JOHANNESBURG — Zimbabwe President Robert Mugabe’s negligence has caused a “man-made health disaster” for which the dictator should be investigated by the International Criminal Court, stated the Physicians for Human Rights in a report issued here.
Mugabe refused to comment on the report, but his spokesman, George Charamba, dismissed the physicians' group as a "stupid, Western-created organization", according to Associated Press in Harare.
The physicians charge that Mugabe’s government is responsible for the collapse of the health, water and sanitation systems, violating human rights, according to their report “Health in Ruins,” which was released Tuesday in Johannesburg and New York. As GlobalPost reported exclusively on Monday, the group called for Mugabe to be charged with crimes against humanity.
Further, the United Nations should step in and take control of Zimbabwe’s health system and sanitation, it says.
“These findings add to the growing evidence that Robert Mugabe and his regime may well be guilty of crimes against humanity,” states the preface to the report, signed by South African Archbishop Desmond Tutu, form UN High Commissioner for Human Rights Mary Robinson and Richard Goldstone, a former prosecutor at the International Criminal Tribunal for Rwanda.
“The Mugabe regime has used any means at its disposal, including the politicization of the health sector, to maintain its hold on power,” states the preface.
Zimbabwe's death toll is rising rapidly. More than 2,000 Zimbabweans have died from cholera and almost 40,000 have been infected, according to figures released Tuesday by the World Health Organization. Ordinarily cholera kills less than one percent of those infected but because of Zimbabwe’s shortage of clean water the death rate is approaching 20 percent.
Zimbabwe’s cholera has also spread to neighboring countries with at least 13 deaths and 1,419 cases recorded in South Africa, said WHO. The cholera outbreak could get worse because Zimbabwe’s seasonal rains could increase contamination of water sources, health experts warned.
“Cholera is not the issue,” said Frank Donaghue, chief executive of Physicians for Human Rights, who visited Zimbabwe last month. “Cholera is a symptom of a grossly collapsed health system.”
Donaghue called on the UN to order the International Criminal Court to investigate Mugabe for crimes against humanity. He urged U.S. President-elect Barack Obama’s foreign policy team to be more effective in resolving Zimbabwe’s plight.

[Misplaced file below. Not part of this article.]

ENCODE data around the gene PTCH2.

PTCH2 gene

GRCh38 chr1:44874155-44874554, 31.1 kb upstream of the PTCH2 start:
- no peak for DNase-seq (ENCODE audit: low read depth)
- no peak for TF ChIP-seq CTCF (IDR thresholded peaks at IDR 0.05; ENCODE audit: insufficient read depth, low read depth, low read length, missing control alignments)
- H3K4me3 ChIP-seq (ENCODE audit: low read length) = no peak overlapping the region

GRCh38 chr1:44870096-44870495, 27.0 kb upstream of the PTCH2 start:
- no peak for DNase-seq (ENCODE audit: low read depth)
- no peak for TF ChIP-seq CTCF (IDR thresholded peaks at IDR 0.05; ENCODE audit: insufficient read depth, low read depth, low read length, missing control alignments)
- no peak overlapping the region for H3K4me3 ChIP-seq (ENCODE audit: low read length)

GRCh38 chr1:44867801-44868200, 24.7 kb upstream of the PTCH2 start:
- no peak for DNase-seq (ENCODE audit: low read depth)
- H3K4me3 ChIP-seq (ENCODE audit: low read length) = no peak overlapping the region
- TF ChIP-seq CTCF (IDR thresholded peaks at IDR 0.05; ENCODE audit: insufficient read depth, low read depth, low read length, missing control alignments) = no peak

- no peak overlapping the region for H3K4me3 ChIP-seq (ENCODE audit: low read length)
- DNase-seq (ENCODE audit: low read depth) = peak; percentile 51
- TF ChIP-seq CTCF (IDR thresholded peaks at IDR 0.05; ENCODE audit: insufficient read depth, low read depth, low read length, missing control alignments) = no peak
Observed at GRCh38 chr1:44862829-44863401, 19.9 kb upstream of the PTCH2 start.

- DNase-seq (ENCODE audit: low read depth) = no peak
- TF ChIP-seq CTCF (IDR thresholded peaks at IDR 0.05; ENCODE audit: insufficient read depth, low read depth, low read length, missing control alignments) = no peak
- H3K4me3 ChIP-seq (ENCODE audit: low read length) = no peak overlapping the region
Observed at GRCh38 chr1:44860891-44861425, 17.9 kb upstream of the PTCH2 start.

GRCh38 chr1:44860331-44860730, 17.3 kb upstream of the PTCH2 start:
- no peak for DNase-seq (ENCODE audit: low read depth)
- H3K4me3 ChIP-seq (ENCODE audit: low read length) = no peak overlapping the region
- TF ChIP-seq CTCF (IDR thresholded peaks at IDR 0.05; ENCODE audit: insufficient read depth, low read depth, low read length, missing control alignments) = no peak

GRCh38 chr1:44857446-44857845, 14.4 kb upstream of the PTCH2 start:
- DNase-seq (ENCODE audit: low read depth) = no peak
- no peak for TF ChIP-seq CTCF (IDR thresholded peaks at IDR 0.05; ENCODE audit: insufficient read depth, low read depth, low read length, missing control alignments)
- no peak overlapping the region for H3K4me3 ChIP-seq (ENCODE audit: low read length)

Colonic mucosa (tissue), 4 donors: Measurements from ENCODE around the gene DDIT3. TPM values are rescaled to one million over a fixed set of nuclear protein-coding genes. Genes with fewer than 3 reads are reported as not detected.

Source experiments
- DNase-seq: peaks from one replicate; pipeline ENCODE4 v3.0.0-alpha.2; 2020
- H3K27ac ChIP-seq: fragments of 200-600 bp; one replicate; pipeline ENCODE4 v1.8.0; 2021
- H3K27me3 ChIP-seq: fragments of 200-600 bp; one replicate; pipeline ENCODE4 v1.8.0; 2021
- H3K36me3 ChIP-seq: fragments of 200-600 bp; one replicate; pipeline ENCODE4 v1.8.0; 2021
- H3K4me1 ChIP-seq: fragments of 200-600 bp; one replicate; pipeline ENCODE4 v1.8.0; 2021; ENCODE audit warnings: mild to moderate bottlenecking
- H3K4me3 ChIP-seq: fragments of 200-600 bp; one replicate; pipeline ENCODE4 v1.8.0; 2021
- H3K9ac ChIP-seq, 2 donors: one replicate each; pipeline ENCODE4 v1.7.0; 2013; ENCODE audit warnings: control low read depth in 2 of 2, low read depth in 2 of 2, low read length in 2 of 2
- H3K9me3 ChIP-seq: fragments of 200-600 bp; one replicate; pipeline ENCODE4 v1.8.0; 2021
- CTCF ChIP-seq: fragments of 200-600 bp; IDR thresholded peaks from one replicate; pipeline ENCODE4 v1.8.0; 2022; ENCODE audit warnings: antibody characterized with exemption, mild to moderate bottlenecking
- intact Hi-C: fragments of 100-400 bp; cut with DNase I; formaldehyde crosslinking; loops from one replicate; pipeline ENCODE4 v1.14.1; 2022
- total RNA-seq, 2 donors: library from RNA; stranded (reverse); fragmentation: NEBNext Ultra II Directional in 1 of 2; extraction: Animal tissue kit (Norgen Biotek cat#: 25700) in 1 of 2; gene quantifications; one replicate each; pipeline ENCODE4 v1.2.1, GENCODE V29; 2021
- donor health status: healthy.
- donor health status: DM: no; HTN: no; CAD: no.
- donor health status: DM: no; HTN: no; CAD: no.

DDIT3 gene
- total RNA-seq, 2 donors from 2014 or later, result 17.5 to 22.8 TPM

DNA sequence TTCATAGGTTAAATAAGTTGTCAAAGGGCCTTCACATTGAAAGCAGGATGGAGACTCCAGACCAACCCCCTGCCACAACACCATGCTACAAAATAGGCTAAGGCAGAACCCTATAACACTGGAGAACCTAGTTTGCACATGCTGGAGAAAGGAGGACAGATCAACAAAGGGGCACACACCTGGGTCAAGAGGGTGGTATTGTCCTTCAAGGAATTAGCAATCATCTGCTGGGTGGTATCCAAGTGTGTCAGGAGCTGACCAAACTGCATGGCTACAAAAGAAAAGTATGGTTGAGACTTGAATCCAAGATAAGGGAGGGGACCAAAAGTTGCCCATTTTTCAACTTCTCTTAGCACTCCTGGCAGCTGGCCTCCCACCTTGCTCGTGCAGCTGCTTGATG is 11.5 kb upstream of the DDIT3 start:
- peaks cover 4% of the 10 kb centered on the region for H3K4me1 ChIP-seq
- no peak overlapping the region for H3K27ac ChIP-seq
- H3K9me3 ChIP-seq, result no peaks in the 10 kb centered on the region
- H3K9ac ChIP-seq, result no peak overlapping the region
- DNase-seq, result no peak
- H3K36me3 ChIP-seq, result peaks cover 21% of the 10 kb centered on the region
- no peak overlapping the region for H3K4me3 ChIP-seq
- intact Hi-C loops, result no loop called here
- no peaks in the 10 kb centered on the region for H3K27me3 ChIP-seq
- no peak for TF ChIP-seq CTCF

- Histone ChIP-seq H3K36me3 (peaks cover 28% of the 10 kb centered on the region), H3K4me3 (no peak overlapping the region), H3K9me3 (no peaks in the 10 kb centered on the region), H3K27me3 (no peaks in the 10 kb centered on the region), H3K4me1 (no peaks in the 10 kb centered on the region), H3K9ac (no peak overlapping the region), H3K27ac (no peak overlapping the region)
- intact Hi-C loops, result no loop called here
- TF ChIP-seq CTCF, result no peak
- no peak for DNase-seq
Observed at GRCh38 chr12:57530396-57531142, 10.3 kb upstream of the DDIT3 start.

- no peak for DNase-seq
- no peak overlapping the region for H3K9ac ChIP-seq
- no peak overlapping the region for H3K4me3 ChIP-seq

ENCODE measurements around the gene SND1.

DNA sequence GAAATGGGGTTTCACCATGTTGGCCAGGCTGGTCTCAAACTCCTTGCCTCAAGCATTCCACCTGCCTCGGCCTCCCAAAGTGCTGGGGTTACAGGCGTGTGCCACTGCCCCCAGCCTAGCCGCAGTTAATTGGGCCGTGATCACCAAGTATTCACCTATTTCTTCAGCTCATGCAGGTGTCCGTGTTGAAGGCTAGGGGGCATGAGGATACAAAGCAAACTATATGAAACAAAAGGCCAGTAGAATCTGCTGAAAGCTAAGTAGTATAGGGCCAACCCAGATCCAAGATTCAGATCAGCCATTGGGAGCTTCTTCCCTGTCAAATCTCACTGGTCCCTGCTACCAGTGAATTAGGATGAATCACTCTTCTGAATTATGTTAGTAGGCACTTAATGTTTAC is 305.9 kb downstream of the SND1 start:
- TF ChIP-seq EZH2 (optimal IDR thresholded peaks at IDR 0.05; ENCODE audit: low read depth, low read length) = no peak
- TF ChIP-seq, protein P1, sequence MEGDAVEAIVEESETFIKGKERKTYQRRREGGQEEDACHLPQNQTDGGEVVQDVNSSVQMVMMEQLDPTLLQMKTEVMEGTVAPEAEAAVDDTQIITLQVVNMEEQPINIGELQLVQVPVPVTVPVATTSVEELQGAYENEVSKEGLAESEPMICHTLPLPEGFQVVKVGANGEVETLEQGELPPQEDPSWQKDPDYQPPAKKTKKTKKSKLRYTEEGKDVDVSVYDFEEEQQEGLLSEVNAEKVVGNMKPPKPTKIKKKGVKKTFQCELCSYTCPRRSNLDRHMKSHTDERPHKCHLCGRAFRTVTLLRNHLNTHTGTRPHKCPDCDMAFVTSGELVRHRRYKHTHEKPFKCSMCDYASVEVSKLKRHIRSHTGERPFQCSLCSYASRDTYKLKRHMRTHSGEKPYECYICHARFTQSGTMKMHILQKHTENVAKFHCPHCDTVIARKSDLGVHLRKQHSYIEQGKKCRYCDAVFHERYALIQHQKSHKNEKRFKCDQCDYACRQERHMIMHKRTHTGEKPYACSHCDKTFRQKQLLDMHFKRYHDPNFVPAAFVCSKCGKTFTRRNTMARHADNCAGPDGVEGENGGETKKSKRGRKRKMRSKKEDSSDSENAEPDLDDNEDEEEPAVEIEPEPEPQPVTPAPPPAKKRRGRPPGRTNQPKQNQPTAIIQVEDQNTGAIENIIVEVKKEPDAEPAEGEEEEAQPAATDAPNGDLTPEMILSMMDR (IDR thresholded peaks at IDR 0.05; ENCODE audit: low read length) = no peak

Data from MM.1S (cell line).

Zimbabwe’s neighbors, particularly economic and political powerhouse South Africa, have the responsibility to act, said South African doctor David Sanders.
“South Africa could have done and could do a great deal more to resolve this impasse,” said Sanders, who said taught at Zimbabwe’s medical school for several years.
“The collapse of the Zimbabwean health system is startling,” said Sanders, who was part of the team that visited the country in December. “This is but the latest expression of a government that refuses to protect its own citizens,” he said.
Physicians for Human Rights, which is based in Cambridge, Mass., sent a team of doctors and public health specialists to assess the situation in Zimbabwe.
While the rise of cholera in Zimbabwe has grabbed international attention, the physicians’ report said the breakdown of health infrastructure throughout the country has much deeper implications that include the development of drug-resistant strains of HIV and tuberculosis.
The doctors’ week-long investigation in December included interviews with 92 health care workers, health officials, water engineers and other participants in the country’s sinking health care system.
What Donaghue, Sanders and two others say they found is a health system in complete disarray, with closed hospitals, drug shortages and large urban areas with no running water. The clinics that are still open face an exodus of health worker. One doctor was recently paid a monthly salary that amounted to 32 cents, according to the report. Many patients don’t even make it to the rare clinics that could accept them, as they can’t afford the cost of transportation, according to the organization’s report.
The health problems are compounded by malnutrition — the United Nations’ Food and Agricultural Organization predicts that 45 percent of the country’s population will require food assistance this year to survive — and especially by the lack of access to clean water. Many parts of the capital, Harare, have no running water, and streams of raw sewage are a common sight. The Physicians for Human Rights observers even said they saw a river near Harare covered in plants feeding on the flow of sewage and human waste below.
These conditions create a thriving environment for cholera, a diarrheal disease that spreads through food and water contaminated by human feces. Cholera can be easily treated through a solution of clean water, sugar and salt, but many infected people get treatment too late if at all.
The shortage of anti-retroviral drugs poses a longer-term problem for Zimbabwe — which is already dealing with an HIV infection rate of about 25 percent among adults – as well as the region. Without anti-retro-viral drugs available, doctors switch to other drugs, thereby increasing the likelihood of multi-drug resistant HIV strains that will be much harder to treat.